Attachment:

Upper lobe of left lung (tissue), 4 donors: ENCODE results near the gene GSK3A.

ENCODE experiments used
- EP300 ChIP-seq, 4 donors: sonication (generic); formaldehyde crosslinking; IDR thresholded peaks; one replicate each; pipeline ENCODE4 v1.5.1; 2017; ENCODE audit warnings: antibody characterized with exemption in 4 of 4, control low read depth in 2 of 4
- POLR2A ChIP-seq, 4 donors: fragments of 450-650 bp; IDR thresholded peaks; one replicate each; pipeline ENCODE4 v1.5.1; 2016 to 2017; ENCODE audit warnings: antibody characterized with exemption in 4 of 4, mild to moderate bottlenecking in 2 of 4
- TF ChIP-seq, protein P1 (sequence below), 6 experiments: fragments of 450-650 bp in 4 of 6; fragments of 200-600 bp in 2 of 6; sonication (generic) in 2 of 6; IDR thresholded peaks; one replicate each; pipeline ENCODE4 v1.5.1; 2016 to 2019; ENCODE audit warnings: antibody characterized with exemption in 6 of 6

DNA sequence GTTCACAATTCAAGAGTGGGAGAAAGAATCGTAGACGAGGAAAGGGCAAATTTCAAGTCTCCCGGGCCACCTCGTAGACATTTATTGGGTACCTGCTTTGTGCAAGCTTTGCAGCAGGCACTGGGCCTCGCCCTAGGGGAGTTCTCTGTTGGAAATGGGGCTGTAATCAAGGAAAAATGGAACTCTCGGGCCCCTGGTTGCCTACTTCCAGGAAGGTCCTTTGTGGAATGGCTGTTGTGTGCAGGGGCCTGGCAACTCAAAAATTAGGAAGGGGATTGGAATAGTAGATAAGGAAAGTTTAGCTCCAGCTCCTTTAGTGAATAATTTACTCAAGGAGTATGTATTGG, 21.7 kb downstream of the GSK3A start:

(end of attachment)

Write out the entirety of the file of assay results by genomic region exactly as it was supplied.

Upper lobe of left lung (tissue), 4 donors: ENCODE results near the gene GSK3A.

ENCODE experiments used
- EP300 ChIP-seq, 4 donors: sonication (generic); formaldehyde crosslinking; IDR thresholded peaks; one replicate each; pipeline ENCODE4 v1.5.1; 2017; ENCODE audit warnings: antibody characterized with exemption in 4 of 4, control low read depth in 2 of 4
- POLR2A ChIP-seq, 4 donors: fragments of 450-650 bp; IDR thresholded peaks; one replicate each; pipeline ENCODE4 v1.5.1; 2016 to 2017; ENCODE audit warnings: antibody characterized with exemption in 4 of 4, mild to moderate bottlenecking in 2 of 4
- TF ChIP-seq, protein P1 (sequence below), 6 experiments: fragments of 450-650 bp in 4 of 6; fragments of 200-600 bp in 2 of 6; sonication (generic) in 2 of 6; IDR thresholded peaks; one replicate each; pipeline ENCODE4 v1.5.1; 2016 to 2019; ENCODE audit warnings: antibody characterized with exemption in 6 of 6

DNA sequence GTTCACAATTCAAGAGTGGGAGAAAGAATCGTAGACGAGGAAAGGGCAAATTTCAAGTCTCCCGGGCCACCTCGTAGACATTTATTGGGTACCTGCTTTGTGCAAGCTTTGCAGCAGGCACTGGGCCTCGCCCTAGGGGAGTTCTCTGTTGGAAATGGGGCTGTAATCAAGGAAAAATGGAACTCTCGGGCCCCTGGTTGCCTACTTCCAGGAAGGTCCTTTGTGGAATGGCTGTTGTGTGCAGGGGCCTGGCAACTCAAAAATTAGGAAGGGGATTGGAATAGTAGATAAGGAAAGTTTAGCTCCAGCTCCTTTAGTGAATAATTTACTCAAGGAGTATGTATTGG, 21.7 kb downstream of the GSK3A start: